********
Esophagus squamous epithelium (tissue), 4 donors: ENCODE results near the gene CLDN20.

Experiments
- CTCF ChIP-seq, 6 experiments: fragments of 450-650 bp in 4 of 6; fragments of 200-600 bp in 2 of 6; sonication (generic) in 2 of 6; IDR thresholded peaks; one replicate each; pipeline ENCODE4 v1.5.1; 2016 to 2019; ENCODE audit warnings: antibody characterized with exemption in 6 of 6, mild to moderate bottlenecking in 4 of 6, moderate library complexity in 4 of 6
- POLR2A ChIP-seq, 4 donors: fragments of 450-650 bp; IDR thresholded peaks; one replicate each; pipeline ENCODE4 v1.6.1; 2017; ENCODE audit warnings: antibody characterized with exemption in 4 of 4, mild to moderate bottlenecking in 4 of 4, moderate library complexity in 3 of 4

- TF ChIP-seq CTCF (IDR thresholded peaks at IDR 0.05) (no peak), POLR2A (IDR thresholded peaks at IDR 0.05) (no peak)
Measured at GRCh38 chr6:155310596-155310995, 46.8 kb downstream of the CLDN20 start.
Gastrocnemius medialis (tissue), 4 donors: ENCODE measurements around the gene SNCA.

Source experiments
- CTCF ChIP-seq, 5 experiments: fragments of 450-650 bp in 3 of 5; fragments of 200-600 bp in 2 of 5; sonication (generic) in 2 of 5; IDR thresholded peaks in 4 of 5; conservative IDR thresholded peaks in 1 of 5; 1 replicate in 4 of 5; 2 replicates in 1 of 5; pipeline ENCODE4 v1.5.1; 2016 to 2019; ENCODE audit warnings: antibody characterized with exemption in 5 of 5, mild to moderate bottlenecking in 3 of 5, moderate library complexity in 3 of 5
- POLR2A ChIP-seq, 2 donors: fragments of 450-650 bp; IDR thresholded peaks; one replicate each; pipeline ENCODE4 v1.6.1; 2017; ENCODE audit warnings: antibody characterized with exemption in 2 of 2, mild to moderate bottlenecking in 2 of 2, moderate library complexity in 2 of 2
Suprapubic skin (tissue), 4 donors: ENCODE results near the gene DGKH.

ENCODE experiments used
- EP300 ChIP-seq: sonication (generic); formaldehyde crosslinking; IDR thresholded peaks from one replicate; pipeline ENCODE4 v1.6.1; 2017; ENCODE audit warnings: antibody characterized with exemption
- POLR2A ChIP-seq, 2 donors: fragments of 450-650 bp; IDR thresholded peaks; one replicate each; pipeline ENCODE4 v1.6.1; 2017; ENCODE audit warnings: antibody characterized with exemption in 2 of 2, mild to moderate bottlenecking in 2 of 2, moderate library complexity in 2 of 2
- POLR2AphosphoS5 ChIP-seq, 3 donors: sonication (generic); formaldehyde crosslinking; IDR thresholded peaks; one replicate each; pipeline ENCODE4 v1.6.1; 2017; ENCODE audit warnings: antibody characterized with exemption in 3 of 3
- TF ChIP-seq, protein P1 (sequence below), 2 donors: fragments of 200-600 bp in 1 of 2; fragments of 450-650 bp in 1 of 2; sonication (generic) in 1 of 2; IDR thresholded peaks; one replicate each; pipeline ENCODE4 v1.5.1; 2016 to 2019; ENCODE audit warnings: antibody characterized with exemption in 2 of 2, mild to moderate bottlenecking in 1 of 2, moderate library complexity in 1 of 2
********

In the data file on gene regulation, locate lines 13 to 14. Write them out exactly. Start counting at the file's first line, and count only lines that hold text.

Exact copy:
- EP300 ChIP-seq: sonication (generic); formaldehyde crosslinking; IDR thresholded peaks from one replicate; pipeline ENCODE4 v1.6.1; 2017; ENCODE audit warnings: antibody characterized with exemption
- POLR2A ChIP-seq, 2 donors: fragments of 450-650 bp; IDR thresholded peaks; one replicate each; pipeline ENCODE4 v1.6.1; 2017; ENCODE audit warnings: antibody characterized with exemption in 2 of 2, mild to moderate bottlenecking in 2 of 2, moderate library complexity in 2 of 2